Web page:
CASE Forum

Olapic: Hold Steady or Change Tack?

Within three years of launching as an online photo-sharing platform, Olapic changed its business model not once but twice. Is this the best way to pursue growth, financing and future profitability?

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THE CASE

Three Spanish MBA students at Columbia Business School in New York City had the idea to monetize the sharing of wedding photos online. They launched their digital platform in 2010 and called it Olapic -- the name suggesting a wave of pictures (ola means wave in Spanish). Olapic won an entrepreneurship contest at Columbia and attracted early investors.

When the startup approached its next stage of growth, the entrepreneurs looked beyond weddings. In fact, they relaunched the platform, this time targeting media companies as clients. Later, as the digital landscape continued to shift, they set their sights on customers with deeper pockets in the e-commerce industry.

In its first three years of existence, Olapic tried three very different business models. Is this the way to follow the money, both that of customers and potential investors? What's at stake?

From Wedding Bells to Reinvention
Pau Sabrià of Barcelona, Luis Sanz of Zaragoza and José de Cabo of Madrid launched their photo-sharing service for brides, grooms and wedding guests when they were still pursuing their MBAs. Many of their peer group, who were beginning to get married, became early clients.

The platform allowed friends to upload wedding photos to a common site. There was a free version (for fewer than 100 photos) and a premium service that cost $80. They tapped into a clearly interested market: newlyweds who wanted to share their special day.

When their project took first prize -- a $25,000 investment -- de Cabo pointed out that they won not for having the best idea but because it had already been deployed and shown to work.

But there were weaknesses. Ideally, clients only get married once. This meant there would be no repeat business and that money would have to be constantly reinvested in marketing to reach new customers. The entrepreneurs had to decide whether to stick with their original idea or to bet on another idea with bigger potential.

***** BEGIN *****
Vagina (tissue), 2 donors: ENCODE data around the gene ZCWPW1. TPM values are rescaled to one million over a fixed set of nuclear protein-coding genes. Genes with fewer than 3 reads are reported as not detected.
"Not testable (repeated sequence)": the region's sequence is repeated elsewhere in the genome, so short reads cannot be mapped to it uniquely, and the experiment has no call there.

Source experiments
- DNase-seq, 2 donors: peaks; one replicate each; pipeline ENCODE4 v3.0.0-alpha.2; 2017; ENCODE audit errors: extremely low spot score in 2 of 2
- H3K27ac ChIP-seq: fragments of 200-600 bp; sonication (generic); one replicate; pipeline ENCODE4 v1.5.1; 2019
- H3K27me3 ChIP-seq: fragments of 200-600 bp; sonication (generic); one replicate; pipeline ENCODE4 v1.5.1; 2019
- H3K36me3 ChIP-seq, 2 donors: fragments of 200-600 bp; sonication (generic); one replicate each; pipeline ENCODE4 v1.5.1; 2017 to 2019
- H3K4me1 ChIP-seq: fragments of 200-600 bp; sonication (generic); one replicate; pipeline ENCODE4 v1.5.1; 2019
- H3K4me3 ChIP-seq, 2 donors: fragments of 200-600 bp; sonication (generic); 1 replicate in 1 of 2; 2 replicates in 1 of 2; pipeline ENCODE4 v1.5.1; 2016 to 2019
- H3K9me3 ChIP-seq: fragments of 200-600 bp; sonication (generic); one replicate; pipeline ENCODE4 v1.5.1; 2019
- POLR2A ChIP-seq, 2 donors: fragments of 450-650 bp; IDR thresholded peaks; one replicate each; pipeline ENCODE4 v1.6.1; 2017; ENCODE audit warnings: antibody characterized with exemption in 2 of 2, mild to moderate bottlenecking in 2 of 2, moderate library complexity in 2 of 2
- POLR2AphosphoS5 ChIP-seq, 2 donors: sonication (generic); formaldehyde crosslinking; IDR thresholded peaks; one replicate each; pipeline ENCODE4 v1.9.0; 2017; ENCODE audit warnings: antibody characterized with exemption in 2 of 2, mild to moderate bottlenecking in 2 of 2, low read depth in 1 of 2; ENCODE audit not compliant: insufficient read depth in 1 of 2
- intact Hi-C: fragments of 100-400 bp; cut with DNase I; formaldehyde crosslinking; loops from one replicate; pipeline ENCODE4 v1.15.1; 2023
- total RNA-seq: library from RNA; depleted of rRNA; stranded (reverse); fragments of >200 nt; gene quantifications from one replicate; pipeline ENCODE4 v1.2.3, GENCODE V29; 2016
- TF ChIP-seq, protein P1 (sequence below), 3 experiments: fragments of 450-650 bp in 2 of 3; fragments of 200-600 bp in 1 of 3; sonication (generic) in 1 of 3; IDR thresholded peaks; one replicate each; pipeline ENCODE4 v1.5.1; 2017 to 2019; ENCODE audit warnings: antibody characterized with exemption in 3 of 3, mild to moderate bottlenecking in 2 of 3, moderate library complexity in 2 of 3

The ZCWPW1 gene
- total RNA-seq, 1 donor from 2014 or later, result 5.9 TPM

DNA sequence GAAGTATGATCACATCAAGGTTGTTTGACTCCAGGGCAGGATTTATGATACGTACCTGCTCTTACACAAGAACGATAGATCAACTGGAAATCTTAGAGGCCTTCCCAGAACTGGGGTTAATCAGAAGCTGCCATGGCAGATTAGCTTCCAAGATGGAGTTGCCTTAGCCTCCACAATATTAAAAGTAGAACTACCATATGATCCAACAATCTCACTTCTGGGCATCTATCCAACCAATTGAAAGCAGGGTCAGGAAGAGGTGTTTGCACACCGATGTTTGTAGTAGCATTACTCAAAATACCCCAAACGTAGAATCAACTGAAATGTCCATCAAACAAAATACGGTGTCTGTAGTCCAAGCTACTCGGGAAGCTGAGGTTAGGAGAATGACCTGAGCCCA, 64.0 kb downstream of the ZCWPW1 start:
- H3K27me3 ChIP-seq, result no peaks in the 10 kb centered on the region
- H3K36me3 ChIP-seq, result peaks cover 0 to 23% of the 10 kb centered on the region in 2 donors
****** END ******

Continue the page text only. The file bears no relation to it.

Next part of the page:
What they did next was to connect the dots between the changes in technology, demographics and markets. In late 2010, the photo-sharing platform Instagram was launched. In the growing wave of consumer-generated visual content, Olapic's founders identified the basis for a new corporate direction.

The platform was adjusted to allow media companies to share newsworthy photos. The trio joined a program run by a venture capital firm in association with the New York Daily News. Thanks to this program, the Olapic platform was relaunched with the Daily News' 14 million web visitors, allowing them to upload and share photos of real-time events like a snowstorm.

New Twists and Turns in Pursuit of Growth
Not long after this auspicious restart, there were new twists. Media companies were relatively slow to adapt to the rapidly changing digital landscape. Media rights contracts tended to take a long time to finalize, and were difficult to valuate. Direct competitors were also beginning to appear. Again, Olapic was faced with the existential question: should it hold steady or change tack?

In April 2012, Facebook purchased Instagram, and big brands started seeing more commercial value in image-based communication with customers. As e-commerce was considered the only industry boasting double-digit growth, Olapic relaunched as an e-commerce platform, targeting a new market segment.

The new platform was predicated on the idea that customers trust photos taken by other customers more than they trust a brand's own publicity shots. As such, potential customers are more likely to click "buy" when a product is accompanied by actual customer photos.

Olapic offered user-generated images of products to use at the point of sale. For example, one online furniture seller used Olapic to populate its image gallery with real photos of customers' pets lounging on its products. "Powered by Olapic" appeared as the signature, marketing the service to other e-commerce clients.

As Olapic's founders ponder their future funding options to fuel growth, should they approach potential investors with this idea firmly set for the future? Should they highlight their entrepreneurial agility thus far, staying open to new ideas in an endlessly changing digital landscape as they talk to venture capitalists? How should Olapic best position itself to catch the next wave?